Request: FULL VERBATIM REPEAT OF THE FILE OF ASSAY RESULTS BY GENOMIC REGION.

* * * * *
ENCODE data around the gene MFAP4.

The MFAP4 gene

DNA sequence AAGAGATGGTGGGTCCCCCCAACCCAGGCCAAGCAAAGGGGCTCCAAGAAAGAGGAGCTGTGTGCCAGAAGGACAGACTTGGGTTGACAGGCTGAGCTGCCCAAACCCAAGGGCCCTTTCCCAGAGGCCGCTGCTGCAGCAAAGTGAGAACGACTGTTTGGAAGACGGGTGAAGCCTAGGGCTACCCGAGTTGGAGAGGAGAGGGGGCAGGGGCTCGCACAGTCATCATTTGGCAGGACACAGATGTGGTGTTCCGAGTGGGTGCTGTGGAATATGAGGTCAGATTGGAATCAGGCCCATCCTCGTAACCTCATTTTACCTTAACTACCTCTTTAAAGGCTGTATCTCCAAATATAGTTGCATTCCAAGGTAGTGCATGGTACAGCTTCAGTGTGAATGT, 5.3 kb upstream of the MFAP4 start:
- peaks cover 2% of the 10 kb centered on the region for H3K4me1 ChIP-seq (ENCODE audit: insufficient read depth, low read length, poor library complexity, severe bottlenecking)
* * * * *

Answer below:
ENCODE data around the gene MFAP4.

The MFAP4 gene

DNA sequence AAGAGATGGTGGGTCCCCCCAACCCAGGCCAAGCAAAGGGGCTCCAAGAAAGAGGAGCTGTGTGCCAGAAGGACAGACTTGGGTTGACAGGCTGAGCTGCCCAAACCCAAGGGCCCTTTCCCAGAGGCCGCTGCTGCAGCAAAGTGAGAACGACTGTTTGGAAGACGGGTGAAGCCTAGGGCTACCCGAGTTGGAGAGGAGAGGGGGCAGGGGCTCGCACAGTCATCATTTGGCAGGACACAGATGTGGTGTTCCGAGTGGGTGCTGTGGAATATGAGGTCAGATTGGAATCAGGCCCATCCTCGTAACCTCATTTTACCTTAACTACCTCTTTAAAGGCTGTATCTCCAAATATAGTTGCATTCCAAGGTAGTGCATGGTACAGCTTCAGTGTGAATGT, 5.3 kb upstream of the MFAP4 start:
- peaks cover 2% of the 10 kb centered on the region for H3K4me1 ChIP-seq (ENCODE audit: insufficient read depth, low read length, poor library complexity, severe bottlenecking)